SIGGRAPH 2009 Report 8/7(Day5)

Today marks the unofficial end to one of the most eye-opening holidays I have ever had. 

It is my first trip to the United States, my first time flying alone – and having to cope with the sense of uncertainty that came with missing a connecting flight to new Orleans – and of course, the first time attending SIGGRAPH. It had been a fruitful, if exhausting, week, and I feel sad to have to end it before the others.

I like to think that I have matured in some ways through the many experiences that this trip brought me; that I have learnt something through the conversations with others; that I have seen the bigger picture that is outside what I know of the world of computer graphics, and that I would use the knowledge to hopefully improve myself to become a better adult. 

I believe that it is through observation and communication with other people that one learns the most. How different speakers at the event arouse interest in their audience – or not – is something to observe and learn from. Irregardless of the topic being covered, the speaker's level of self-confidence is even more important than his ability to articulate the English language, as his confidence will too affect the amount of trust that the audience place in his research. There was a Korean speaker for the talk “Contact-Aware non-linear control of dynamic characters” who I compared to a Japanese speaker for a talk the previous day. The Korean speaker's accent was as strong as the Japanese's, and equally difficult to comprehend without the aid of the presentation slides. However, I found myself making an effort to understand him. It was probably because he spoke fluently, unlike the Japanese.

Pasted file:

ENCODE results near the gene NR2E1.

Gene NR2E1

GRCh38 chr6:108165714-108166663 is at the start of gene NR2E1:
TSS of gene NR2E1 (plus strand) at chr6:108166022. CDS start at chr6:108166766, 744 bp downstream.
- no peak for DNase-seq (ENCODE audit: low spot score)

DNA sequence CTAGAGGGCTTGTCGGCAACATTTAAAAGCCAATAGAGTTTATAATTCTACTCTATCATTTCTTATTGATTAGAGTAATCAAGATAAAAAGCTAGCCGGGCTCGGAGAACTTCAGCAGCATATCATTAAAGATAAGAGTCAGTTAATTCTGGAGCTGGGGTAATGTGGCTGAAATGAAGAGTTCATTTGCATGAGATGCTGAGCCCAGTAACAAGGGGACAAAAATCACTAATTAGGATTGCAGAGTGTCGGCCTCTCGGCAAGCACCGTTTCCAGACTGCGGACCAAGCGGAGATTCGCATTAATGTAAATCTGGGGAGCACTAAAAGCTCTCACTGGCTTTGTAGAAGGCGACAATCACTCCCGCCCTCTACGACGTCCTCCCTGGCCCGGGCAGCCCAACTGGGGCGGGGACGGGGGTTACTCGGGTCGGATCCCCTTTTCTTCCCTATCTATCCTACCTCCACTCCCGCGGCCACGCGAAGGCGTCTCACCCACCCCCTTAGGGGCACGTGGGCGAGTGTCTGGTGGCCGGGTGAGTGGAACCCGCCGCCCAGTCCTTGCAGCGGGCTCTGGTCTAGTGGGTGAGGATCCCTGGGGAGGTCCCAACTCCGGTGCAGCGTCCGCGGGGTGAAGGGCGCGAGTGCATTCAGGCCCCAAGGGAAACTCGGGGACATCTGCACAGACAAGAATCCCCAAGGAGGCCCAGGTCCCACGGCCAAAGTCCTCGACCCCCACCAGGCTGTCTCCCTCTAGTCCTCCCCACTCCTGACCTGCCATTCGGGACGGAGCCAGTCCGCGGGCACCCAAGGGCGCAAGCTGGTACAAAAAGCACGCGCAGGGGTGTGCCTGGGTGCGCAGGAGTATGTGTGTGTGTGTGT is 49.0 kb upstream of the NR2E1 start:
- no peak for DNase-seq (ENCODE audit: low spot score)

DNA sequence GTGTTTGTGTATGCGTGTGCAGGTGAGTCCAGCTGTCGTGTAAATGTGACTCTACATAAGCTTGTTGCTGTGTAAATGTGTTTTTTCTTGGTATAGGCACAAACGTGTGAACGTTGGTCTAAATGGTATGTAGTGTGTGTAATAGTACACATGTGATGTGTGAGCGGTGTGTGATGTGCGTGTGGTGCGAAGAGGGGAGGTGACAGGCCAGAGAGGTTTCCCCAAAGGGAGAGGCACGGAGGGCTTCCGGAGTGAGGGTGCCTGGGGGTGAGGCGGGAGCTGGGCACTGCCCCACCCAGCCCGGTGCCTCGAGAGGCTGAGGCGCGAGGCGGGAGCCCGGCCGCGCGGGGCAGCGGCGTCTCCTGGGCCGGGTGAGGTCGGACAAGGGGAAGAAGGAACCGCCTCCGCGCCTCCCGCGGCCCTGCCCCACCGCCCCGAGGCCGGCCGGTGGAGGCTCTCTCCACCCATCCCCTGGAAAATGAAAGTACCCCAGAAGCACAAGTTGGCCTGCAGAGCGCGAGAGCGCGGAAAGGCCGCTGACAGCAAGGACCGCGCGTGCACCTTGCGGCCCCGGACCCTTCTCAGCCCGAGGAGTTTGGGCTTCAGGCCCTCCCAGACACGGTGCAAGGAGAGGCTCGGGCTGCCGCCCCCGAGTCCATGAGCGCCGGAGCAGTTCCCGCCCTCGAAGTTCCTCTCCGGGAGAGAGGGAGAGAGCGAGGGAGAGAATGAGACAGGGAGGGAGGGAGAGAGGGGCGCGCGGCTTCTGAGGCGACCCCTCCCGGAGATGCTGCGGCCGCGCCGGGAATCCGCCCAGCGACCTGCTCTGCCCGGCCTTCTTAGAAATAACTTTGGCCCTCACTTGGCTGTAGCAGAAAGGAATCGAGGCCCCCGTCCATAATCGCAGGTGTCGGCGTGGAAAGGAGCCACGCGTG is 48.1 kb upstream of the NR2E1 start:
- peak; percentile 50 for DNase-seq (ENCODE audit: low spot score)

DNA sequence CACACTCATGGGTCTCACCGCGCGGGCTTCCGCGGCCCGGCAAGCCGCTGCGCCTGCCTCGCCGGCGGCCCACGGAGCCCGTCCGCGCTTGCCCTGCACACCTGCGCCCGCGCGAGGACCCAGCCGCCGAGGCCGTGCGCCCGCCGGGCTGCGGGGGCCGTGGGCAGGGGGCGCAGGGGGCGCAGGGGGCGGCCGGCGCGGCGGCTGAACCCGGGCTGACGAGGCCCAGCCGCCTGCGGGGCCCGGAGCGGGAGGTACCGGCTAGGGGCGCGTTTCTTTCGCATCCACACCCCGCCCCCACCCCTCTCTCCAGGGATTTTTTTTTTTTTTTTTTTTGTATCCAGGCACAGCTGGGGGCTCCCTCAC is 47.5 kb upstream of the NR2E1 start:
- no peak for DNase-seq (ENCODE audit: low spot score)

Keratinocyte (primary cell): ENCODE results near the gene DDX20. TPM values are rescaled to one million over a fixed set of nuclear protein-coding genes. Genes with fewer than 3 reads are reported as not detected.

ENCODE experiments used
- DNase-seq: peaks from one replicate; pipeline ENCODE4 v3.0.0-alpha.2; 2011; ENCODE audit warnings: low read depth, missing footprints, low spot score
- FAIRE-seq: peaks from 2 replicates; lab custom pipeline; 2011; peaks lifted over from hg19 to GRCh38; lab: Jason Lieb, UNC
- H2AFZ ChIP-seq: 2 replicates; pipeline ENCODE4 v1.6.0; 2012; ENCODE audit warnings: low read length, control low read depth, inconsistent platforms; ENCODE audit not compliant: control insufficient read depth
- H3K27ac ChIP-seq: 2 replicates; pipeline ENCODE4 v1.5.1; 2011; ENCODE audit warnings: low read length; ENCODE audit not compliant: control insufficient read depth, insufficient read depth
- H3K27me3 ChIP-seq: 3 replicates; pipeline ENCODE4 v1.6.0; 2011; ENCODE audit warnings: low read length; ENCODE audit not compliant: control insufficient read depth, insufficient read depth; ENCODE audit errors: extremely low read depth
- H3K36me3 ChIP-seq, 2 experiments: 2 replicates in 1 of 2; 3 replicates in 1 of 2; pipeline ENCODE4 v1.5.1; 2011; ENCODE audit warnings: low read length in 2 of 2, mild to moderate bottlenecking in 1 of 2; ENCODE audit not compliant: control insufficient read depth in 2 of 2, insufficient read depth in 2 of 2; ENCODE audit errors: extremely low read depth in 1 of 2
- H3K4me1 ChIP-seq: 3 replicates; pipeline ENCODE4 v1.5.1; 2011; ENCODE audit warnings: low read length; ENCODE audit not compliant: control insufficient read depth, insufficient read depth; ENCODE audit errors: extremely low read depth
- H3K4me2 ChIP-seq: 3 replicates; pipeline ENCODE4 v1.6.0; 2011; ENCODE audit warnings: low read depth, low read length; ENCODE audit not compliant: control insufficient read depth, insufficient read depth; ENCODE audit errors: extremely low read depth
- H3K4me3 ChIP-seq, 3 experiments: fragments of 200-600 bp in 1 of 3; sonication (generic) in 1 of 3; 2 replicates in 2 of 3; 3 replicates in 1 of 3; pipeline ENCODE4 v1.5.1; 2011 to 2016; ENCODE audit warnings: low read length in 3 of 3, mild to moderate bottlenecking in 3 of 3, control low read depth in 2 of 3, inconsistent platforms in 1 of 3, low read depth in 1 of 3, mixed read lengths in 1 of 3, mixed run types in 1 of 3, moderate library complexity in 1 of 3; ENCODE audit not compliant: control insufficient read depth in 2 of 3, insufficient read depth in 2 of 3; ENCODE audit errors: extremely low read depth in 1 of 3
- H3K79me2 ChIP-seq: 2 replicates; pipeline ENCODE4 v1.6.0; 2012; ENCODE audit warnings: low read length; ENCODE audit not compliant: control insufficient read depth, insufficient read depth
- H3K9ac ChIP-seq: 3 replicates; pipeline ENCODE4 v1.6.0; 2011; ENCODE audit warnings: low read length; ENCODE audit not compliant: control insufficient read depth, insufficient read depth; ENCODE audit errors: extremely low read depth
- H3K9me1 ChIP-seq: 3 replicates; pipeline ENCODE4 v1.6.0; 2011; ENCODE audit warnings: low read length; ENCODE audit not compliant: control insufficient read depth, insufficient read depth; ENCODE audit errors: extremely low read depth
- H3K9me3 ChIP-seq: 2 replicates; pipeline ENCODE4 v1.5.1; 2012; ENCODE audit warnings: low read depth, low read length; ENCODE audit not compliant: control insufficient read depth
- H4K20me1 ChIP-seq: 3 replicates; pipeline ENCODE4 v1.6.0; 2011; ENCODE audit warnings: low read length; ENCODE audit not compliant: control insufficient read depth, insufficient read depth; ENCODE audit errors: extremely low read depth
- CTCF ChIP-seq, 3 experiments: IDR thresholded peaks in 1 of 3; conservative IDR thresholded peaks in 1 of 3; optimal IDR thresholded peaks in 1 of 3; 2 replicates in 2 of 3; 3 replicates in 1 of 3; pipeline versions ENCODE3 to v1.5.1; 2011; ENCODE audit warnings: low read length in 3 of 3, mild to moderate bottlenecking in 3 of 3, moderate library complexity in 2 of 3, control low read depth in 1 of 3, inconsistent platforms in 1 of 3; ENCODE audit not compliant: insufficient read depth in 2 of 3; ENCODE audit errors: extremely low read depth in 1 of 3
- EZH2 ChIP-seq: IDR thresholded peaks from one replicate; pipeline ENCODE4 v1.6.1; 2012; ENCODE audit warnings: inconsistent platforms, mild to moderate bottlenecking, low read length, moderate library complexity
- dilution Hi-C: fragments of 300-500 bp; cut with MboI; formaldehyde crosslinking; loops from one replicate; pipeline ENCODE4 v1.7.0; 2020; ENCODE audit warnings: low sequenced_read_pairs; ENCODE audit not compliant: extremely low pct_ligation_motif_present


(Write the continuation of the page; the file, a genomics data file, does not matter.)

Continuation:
Being in a social event as big as SIGGRAPH, or even a simple dinner with a small group of friends has its worth in observing. For example, sitting at the edge or at the end of a table will tend to result in being left out of some of the conversations. Whether one chooses to look attentive (as if listening to everything that is going around) or whether one chooses to look bored makes a lot of difference to the mood of the people seated nearby. It is impossible to disappear out of sight even if one remains silent, after all.

There is a Chinese proverb, and also a Japanese equivalent, about a frog living in the well thinking that the circle of sky he sees above him is all that there is to the sky. I was that frog, content to compete in the well I was in. Until now. There is a different, bigger world outside the four walls of the classroom, and much more to learn than what is being taught in school. Even in the same field of 3D computer graphics, what I am learning now is only usage of the software. There are still space-time optimisation and other concepts that are foreign to me, which is common sense to others who are also learning the same subject. Comparing with others in the same environment gives only a rough gauge where I stand relative to the others around me, but it is not enough. There are much more people who have more experience, knowledge and even talent, and it is that larger playing field that matters.